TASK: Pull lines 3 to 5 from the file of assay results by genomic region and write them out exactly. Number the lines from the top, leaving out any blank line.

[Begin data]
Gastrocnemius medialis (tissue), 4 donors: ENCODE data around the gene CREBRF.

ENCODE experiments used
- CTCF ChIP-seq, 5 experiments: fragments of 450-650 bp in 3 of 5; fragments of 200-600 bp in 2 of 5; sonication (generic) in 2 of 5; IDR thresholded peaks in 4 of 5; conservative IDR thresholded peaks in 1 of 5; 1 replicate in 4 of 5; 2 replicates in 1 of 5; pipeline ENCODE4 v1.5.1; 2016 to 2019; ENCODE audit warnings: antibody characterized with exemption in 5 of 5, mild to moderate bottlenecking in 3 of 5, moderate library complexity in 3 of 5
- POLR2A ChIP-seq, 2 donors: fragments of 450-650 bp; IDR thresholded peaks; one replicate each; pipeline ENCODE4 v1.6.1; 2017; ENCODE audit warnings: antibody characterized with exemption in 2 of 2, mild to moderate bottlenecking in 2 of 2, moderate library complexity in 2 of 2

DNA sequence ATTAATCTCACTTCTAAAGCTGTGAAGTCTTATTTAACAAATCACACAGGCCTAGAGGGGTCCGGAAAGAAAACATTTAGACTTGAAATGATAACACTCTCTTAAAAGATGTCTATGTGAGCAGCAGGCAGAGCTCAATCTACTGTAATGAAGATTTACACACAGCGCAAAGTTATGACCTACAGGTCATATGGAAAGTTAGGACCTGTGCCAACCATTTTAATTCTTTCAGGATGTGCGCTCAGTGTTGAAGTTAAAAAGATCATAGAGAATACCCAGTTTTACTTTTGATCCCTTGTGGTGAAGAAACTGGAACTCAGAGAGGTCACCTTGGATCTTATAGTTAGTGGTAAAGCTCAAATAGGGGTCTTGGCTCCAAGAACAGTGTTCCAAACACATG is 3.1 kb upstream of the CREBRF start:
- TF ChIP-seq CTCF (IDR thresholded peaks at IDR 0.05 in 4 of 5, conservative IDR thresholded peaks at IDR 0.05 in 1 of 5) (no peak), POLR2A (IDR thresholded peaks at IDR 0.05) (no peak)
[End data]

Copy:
- CTCF ChIP-seq, 5 experiments: fragments of 450-650 bp in 3 of 5; fragments of 200-600 bp in 2 of 5; sonication (generic) in 2 of 5; IDR thresholded peaks in 4 of 5; conservative IDR thresholded peaks in 1 of 5; 1 replicate in 4 of 5; 2 replicates in 1 of 5; pipeline ENCODE4 v1.5.1; 2016 to 2019; ENCODE audit warnings: antibody characterized with exemption in 5 of 5, mild to moderate bottlenecking in 3 of 5, moderate library complexity in 3 of 5
- POLR2A ChIP-seq, 2 donors: fragments of 450-650 bp; IDR thresholded peaks; one replicate each; pipeline ENCODE4 v1.6.1; 2017; ENCODE audit warnings: antibody characterized with exemption in 2 of 2, mild to moderate bottlenecking in 2 of 2, moderate library complexity in 2 of 2

DNA sequence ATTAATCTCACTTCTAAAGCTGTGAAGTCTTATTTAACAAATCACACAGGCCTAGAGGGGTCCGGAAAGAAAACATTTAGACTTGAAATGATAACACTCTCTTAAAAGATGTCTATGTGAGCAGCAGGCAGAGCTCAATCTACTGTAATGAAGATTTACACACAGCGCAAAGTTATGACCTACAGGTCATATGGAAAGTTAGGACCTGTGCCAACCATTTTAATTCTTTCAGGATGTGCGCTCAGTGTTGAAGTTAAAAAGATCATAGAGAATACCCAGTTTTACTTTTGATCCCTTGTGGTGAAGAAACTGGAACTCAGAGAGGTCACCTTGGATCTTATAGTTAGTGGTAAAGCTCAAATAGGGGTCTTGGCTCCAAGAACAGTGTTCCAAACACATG is 3.1 kb upstream of the CREBRF start: